Alternative formsEdit


From Middle English awles; equivalent to awe +‎ -less, cognate with Old English ęgeléas (aweless).



aweless (comparative more aweless, superlative most aweless)

  1. Without fear; fearless, unafraid.
  2. Wanting reverence; void of respectful fear; irreverent.
    • [1841?], James Fergusson, “chapter VI”, in A Brief Exposition of the Epistles of Paul to the Galatians, Ephesians, Philippians, Colossians, and Thessalonians, London: Thomas Ward and Co., Paternoster-Row, →OCLC, page 257, column 1:
      A proud heart, evidencing itself in a saucy, malapert, aweless, and careless carriage, is most unbeseeming the condition of servants, and highly displeasing to God in them, as being opposite to that property of fear and trembling which ought to accompany their obedience: "Be obedient with fear and trembling."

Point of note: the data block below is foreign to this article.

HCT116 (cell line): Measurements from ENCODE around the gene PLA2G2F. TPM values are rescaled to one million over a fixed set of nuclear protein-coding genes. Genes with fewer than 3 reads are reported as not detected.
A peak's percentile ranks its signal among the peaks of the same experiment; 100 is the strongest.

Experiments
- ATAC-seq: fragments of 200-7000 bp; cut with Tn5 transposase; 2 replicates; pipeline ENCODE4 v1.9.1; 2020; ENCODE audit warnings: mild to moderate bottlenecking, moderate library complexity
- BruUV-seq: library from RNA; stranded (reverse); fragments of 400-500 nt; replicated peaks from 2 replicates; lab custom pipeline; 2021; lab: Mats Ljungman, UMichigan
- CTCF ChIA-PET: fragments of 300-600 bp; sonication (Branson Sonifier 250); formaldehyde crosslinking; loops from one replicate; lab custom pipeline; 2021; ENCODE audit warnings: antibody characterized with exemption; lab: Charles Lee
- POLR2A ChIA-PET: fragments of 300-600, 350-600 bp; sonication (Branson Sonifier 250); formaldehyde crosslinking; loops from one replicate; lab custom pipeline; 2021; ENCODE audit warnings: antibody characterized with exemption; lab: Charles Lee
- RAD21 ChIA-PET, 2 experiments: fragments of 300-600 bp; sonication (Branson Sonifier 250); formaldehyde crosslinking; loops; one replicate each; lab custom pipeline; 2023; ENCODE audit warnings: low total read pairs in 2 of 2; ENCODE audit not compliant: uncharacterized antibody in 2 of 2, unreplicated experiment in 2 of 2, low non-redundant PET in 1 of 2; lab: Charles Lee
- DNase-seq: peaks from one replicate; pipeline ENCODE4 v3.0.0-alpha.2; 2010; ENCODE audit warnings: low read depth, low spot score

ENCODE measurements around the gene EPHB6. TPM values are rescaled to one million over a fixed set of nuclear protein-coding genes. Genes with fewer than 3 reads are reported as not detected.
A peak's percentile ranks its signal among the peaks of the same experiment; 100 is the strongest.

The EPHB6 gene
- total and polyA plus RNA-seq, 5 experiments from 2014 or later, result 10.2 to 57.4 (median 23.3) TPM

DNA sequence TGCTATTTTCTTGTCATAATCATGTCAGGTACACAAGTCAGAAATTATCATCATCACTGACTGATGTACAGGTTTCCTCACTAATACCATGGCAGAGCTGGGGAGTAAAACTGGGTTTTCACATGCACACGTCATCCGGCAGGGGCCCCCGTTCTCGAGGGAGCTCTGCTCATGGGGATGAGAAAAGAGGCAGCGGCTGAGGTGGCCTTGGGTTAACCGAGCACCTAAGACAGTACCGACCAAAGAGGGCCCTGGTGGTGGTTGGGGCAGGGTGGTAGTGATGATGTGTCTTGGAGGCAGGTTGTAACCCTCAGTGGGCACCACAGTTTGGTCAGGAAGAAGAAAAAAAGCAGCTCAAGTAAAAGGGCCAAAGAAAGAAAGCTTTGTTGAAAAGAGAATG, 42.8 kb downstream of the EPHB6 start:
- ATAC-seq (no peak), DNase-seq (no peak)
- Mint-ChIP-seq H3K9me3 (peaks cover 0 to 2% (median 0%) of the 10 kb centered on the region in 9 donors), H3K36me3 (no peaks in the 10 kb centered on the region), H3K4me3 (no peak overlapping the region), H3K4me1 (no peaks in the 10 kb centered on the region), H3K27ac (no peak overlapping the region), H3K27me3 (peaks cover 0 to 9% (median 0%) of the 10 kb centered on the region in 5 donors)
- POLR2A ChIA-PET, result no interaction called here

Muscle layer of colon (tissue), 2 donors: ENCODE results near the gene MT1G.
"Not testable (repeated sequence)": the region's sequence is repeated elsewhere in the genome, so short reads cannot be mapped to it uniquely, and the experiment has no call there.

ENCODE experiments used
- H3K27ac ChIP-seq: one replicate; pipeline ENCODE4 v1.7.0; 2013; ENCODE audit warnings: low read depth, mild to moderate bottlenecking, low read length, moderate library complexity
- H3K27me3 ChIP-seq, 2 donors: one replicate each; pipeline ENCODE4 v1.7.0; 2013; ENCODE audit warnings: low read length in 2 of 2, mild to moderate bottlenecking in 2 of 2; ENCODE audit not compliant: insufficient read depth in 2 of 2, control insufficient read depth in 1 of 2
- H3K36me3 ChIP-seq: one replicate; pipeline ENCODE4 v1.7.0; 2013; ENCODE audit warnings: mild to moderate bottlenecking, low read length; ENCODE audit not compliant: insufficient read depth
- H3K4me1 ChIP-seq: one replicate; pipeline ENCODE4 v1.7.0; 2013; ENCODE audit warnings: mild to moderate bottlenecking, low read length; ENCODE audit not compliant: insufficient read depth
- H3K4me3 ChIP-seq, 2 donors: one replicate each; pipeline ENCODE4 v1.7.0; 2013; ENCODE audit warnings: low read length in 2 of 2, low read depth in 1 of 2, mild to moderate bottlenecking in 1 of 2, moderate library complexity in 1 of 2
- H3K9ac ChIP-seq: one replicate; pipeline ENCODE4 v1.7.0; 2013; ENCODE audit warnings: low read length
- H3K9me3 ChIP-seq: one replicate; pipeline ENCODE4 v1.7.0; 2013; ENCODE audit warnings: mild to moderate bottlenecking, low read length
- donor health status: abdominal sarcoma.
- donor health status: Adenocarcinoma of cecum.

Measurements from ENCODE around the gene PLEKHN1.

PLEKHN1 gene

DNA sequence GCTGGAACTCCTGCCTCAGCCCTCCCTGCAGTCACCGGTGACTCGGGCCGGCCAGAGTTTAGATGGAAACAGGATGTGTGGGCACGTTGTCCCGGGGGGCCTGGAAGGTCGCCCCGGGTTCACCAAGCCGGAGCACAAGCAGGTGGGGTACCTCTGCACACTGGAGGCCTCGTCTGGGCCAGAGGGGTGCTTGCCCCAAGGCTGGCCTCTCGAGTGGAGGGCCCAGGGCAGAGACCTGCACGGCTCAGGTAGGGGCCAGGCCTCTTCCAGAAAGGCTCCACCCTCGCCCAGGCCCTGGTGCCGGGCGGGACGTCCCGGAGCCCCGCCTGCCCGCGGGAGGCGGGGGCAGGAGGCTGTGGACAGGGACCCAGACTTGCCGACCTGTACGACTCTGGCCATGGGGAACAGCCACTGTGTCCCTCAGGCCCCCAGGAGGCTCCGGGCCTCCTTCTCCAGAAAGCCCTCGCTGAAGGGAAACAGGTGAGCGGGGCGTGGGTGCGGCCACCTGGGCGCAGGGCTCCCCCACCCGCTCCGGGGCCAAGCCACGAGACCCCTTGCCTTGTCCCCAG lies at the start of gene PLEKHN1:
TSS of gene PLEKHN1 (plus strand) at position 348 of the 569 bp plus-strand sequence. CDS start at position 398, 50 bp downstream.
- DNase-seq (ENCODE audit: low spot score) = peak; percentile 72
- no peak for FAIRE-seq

• 1848, John Forster, “Book IV. 1767 .. 1774. The Friend of Johnson, Burke, and Reynolds: Dramatist, Novelist, and Poet”, in The Life and Adventures of Oliver Goldsmith. A Biography: In Four Books, London: Bradbury & Evans, 11, Bouverie Street; and Chapman & Hall, 186, Strand, →OCLC, pages 600 and 601:
      What Miss Anna Seward called 'the wit and aweless impoliteness of the stupendous creature' [Samuel Johnson] bore down every one before it. [] And Dean Barnard, invoking the aid of his friends against the aweless impoliteness, and submitting himself to be taught by their better accomplishments, has told us in lively verse with what good humour it was borne by [Joshua] Reynolds.
    • 2010, Iva-Marija Znaor, “Number Thirteen”, in The Sea of Bitterness: Amulet, [Bloomington, Ind.]: Xlibris, →ISBN, page 33:
      She wasn't the woman for me, she wasn't my happiness, she was my misfortune. I wonder if I was too brutal and aweless. Have I right to call the mother of my children my misfortune?
  3. (obsolete) Inspiring no awe.



Derived termsEdit